Today, after going to the farmer’s market, I went shopping at Rainbow Grocery, or what I like to call Bulk Mecca. Rainbow Grocery has awesome bulk aisles. You can get everything there, including:
- Beans, legumes and rice of all kinds.
- Pasta in different shapes and varieties—semolina, corn, gluten-free, whole wheat, with eggs, without eggs.
- Nuts and seeds for munching on (cashews, tamari almonds, pistachios, sunflower seeds) or for baking and cooking (pecans, walnuts, hemp seeds).
- Flours like whole wheat, bread, rice, gluten-free, rye, buckwheat, teff (I don’t even know what teff is, but it looked good and I saw two types) and I forget what else. The picture above shows just one section of the flour bins! OMG I was so excited (maybe I should get out more).
- Sugars like brown, coconut, sucanat, maple, granulated. I’m trying to cut out sugar, but still, I was impressed.
- Baking goodies like shredded and flaked coconut (I avoid coconut because it isn’t local, but if I want it, I know where to go) and chocolate chips, wafers and cubes in different sizes (I refuse to give up chocolate).
- Tons of cereal. I make my granola, but I may buy some there the next time I go. I saw bin after bin of the stuff (please, no hippie jokes). I also found several flavors of dried cereal (my 13-year old is rebelling against the unprocessed regimen…).
- Tea. I stick to black, caffeinated Earl Grey or English Breakfast, but you can get all sorts of herbal varieties too. You can buy bulk coffee too I’m pretty sure.
- Spices and herbs! I forgot Rainbow sells these. I need to stock up next time (I had only so many jars today).
- Dried mushrooms. We’re talking several bins worth.
- Salts, baking soda, nutritional yeast, dried bullion, cacoa nibs…you get the picture.
And that’s just some of the dry stuff. Rainbow sells “wet” foods too like:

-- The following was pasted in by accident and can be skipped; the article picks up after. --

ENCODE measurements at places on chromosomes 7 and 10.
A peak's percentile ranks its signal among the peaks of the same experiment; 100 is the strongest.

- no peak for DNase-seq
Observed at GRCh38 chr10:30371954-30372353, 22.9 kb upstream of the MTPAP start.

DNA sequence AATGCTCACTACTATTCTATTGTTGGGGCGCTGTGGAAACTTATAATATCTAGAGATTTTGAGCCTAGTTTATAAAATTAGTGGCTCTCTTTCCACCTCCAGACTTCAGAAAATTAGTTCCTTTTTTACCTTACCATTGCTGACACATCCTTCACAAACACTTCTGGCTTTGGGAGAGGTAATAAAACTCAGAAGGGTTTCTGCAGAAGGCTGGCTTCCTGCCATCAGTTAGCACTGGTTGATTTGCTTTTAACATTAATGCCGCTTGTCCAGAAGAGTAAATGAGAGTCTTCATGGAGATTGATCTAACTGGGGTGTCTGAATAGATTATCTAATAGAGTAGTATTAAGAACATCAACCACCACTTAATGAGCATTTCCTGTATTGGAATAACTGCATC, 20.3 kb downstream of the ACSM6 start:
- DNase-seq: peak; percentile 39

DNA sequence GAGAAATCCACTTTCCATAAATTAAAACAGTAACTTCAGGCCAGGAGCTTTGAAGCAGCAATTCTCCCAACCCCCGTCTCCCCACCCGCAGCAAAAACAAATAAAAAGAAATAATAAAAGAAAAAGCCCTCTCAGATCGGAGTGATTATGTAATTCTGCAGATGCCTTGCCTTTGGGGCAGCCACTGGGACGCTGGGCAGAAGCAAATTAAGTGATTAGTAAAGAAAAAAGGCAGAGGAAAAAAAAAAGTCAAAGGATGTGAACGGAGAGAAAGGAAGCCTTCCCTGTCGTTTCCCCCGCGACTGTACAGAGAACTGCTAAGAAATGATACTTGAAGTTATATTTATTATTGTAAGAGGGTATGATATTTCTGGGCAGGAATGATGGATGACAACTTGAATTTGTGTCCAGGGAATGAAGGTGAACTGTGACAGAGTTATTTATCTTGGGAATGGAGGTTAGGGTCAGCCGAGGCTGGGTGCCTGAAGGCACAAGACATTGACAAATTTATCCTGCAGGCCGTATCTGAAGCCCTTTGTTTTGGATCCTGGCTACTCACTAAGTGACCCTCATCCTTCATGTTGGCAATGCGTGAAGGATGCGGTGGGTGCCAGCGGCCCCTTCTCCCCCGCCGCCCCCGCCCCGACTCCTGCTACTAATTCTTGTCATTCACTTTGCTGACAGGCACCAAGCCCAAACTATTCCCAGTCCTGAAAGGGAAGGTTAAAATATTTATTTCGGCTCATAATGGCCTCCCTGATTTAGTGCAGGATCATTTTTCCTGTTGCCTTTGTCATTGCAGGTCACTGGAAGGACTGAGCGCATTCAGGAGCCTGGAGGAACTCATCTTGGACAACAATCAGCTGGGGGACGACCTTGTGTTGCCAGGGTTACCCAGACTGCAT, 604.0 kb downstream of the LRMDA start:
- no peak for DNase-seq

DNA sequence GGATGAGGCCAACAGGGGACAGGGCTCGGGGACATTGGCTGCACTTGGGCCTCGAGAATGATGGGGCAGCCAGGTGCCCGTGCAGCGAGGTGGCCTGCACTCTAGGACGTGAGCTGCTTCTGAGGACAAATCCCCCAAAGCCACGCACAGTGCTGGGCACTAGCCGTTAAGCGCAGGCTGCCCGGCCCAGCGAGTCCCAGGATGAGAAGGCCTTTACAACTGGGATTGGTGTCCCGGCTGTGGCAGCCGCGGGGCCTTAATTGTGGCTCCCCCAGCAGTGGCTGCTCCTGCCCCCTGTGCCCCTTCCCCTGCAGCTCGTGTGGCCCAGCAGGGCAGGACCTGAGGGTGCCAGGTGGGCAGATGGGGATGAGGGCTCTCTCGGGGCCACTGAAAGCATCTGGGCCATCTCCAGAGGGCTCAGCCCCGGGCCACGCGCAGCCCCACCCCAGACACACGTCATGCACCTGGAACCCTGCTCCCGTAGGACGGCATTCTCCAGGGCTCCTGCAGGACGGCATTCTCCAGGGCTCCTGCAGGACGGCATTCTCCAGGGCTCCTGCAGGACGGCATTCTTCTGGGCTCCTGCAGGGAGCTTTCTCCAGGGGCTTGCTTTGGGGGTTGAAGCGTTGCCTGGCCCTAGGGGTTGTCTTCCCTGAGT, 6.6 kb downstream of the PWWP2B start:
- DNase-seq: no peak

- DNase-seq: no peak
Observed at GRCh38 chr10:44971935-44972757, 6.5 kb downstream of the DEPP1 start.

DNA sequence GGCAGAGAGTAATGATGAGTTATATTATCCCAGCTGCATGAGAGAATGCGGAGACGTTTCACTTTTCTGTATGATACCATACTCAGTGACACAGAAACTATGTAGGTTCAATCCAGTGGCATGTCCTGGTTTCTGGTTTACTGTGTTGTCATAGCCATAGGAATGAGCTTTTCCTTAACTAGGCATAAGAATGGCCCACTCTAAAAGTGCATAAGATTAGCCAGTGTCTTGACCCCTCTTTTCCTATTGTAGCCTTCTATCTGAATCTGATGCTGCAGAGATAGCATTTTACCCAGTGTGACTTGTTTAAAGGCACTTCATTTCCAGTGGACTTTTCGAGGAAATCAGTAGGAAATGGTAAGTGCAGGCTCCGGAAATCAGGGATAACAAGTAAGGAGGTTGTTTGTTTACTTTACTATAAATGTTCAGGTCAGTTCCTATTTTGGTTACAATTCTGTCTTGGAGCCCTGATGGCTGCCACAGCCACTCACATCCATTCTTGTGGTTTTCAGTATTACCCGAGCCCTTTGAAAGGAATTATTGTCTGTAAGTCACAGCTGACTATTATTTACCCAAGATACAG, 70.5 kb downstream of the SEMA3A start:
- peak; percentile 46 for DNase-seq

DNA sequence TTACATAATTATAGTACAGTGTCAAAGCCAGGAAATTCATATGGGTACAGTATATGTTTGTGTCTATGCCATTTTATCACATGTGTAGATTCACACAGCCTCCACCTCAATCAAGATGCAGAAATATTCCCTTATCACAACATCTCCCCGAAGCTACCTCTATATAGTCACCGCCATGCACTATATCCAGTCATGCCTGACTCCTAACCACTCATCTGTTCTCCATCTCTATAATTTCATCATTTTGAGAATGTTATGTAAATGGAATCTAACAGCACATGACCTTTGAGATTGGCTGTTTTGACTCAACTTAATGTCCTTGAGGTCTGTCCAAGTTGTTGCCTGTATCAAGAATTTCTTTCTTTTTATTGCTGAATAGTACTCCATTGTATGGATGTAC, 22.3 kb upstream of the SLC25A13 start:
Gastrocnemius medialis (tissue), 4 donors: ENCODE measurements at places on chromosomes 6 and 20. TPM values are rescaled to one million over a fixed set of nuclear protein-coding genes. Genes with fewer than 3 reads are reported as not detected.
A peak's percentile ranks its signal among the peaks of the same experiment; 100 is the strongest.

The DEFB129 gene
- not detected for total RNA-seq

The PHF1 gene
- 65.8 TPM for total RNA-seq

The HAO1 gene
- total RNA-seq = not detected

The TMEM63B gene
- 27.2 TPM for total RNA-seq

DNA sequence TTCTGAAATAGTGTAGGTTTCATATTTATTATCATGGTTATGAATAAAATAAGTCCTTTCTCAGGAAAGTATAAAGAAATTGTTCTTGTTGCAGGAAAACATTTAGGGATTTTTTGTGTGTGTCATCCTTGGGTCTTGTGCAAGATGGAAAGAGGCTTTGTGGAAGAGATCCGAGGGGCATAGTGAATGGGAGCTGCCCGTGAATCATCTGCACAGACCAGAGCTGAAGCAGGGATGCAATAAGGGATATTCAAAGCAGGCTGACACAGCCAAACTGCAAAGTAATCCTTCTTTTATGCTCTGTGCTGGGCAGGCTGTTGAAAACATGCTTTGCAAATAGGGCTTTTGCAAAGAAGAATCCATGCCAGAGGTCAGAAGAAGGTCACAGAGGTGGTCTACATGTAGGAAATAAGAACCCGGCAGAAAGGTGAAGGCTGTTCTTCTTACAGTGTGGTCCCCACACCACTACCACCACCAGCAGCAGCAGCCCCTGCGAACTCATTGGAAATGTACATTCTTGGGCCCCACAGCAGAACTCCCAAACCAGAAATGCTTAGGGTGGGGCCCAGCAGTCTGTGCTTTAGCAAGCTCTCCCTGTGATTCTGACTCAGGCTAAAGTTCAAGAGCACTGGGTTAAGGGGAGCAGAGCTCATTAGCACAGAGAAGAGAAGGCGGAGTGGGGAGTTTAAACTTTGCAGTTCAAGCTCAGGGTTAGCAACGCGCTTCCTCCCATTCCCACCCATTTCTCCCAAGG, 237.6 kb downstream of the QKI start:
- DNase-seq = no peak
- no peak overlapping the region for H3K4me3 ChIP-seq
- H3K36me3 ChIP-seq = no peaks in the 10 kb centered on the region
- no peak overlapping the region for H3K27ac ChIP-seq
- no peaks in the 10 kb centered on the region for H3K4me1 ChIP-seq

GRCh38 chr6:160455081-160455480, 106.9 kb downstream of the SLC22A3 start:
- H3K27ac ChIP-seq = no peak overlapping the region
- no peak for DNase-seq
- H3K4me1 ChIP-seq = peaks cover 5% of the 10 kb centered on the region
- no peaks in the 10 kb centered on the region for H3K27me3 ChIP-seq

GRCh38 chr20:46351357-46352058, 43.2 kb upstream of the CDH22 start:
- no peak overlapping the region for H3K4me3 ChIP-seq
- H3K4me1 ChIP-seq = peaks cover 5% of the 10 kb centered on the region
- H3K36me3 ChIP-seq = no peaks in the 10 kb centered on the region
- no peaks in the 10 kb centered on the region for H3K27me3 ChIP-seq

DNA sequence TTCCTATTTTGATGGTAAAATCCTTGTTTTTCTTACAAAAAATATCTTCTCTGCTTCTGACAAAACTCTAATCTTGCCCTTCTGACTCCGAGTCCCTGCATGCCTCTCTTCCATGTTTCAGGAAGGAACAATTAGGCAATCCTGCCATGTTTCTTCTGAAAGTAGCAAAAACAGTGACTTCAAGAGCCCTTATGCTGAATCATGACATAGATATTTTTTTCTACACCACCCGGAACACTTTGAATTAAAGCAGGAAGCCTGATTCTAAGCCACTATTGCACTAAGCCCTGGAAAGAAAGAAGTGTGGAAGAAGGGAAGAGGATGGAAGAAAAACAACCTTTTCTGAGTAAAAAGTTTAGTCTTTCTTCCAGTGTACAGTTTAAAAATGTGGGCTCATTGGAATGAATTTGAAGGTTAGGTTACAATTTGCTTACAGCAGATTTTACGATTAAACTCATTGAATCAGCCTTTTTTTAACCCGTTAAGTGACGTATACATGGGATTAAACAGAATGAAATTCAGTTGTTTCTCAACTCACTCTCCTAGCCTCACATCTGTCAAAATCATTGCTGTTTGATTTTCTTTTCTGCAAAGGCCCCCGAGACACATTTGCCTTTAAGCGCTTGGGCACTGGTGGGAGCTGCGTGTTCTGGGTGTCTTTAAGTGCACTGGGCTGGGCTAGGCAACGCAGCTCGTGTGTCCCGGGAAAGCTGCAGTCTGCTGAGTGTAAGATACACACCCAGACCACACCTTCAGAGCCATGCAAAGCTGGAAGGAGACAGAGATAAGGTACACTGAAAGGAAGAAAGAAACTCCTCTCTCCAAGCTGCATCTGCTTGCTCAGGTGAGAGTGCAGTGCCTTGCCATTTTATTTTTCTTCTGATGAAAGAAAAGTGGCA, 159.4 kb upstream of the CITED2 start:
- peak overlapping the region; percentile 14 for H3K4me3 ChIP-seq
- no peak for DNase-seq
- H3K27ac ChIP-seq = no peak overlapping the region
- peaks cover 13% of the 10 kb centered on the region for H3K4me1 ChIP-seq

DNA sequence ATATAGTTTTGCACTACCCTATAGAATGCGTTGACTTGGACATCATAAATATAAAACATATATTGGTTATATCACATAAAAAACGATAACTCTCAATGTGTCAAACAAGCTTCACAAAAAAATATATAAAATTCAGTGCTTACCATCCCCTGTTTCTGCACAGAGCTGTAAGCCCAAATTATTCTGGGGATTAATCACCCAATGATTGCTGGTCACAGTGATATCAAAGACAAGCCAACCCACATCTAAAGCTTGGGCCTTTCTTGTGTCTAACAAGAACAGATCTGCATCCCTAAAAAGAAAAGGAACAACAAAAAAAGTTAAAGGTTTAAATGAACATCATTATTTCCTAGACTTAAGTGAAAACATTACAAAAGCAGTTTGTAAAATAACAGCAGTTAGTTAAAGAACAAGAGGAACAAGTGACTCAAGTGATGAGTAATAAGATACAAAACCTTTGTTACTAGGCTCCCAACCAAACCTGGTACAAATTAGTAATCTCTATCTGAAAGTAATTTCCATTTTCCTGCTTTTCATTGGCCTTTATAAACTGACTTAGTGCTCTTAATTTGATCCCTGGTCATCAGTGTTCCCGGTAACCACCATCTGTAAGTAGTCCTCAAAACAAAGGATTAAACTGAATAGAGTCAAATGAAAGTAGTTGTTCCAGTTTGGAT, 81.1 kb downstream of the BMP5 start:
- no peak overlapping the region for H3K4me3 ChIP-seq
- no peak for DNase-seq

- Nut butters of all kinds
- Handmade tofu
- Rainbow even sells cooking oils! The image above shows less than half of what the store carries. (I need a glass bottle for this next time too.)
You can even buy bulk cat food or personal care products like lotions, soaps and shampoos. I wash my hair with baking soda and follow with a cider vinegar rinse, but my teenagers won’t go for it. Kids.
Now before I went to the store, I had to prepare (which was not a big deal). First, I gathered a pile of my cloth produce/bulk bags. I made some of these a few years ago from old sheets my neighbor wanted to get rid of. I also took a bunch of clean glass jars. You can weigh these on scales at the store, or “tare” them, and then write the weight on the jar. The cashier will deduct the weight of the jar from your purchase. If you buy something like tea at $30 a pound, you really don’t want to pay for the weight of a one-pound jar. My cashier dutifully entered all the tares for my many jars.
I bought lots of staples today, almost 100 percent waste-free (I used twist ties on my bags to close them and mark the bin codes).
Here’s what I bought:
- Brown rice
- Mustard seeds
- Earl Grey tea
- Pinto beans
- Black beans
- Navy beans (why are these white beans called navy?)
- Bread flour
- Rye flour
- Medium stone-ground whole wheat flour (this will be great for my sourdough starter and bread)
- Baking soda for cooking; also for washing my hair
- Brown rice cereal
- Bowtie pasta
- Macaroni noodles (these last pasty foods are for my 13-year old)
I even liked my cashier! He didn’t say much at first, and then halfway through ringing me up, he asked “What is your favorite word?” I didn’t have to think long about that. “Defenestrate,” I said. “That’s my favorite word too!” he said. I told him I also liked sesquipedalian. He added up thirteen bags and jars, plus my two big shopping bags, and took five cents off my bill for each one—75 cents total.
Here’s a magazine headline I noticed while waiting in line at the cash registers. I don’t think any plastic is safe. Even if eating food packaged in plastic were safe, the garbage is a disaster (plastic doesn’t get recycled much, the oceans are a mess, marine animals and seabirds are dying from ingesting it…I could go on and on). Buying food in bulk with your own containers helps cut down on plastic (and other waste) and you eat healthier food too (real food doesn’t come in plastic).